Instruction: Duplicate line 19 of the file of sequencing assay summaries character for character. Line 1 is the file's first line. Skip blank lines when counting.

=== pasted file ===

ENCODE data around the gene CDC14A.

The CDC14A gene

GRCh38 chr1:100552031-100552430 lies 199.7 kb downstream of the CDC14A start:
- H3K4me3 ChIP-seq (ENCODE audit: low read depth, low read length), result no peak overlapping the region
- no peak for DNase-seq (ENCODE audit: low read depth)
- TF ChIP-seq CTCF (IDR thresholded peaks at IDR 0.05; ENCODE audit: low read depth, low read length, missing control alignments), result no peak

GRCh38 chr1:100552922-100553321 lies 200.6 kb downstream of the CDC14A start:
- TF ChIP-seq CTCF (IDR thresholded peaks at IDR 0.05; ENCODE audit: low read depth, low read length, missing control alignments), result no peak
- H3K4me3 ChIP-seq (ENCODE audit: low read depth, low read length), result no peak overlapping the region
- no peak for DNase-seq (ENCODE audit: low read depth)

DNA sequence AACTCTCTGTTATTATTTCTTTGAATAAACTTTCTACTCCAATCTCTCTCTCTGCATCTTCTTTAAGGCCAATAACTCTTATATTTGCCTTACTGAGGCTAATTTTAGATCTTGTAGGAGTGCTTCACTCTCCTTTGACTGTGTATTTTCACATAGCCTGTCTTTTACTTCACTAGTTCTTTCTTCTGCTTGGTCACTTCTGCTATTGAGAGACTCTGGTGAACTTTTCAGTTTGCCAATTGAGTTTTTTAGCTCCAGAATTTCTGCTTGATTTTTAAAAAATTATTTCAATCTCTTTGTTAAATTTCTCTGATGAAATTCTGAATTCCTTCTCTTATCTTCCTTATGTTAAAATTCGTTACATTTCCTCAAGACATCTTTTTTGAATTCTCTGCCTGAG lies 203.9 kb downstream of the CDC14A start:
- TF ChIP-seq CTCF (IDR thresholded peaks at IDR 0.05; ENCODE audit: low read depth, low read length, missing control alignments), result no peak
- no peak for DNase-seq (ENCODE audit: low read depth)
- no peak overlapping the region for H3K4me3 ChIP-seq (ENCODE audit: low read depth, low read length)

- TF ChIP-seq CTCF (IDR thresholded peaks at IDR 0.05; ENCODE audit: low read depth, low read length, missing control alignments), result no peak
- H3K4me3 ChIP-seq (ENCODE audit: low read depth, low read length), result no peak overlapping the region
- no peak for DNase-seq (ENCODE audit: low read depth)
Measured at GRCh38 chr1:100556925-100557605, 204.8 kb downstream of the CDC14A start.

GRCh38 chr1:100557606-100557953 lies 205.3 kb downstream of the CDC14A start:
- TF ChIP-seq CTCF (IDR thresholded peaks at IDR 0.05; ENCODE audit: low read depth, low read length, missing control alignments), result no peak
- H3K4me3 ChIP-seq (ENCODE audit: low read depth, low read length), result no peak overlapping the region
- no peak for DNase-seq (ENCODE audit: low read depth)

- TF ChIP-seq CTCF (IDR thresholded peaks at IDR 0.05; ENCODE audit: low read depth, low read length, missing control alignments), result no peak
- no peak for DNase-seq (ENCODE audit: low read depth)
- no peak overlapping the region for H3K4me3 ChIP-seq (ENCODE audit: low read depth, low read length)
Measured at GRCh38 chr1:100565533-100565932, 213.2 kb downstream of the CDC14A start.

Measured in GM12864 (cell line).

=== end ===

GRCh38 chr1:100557606-100557953 lies 205.3 kb downstream of the CDC14A start: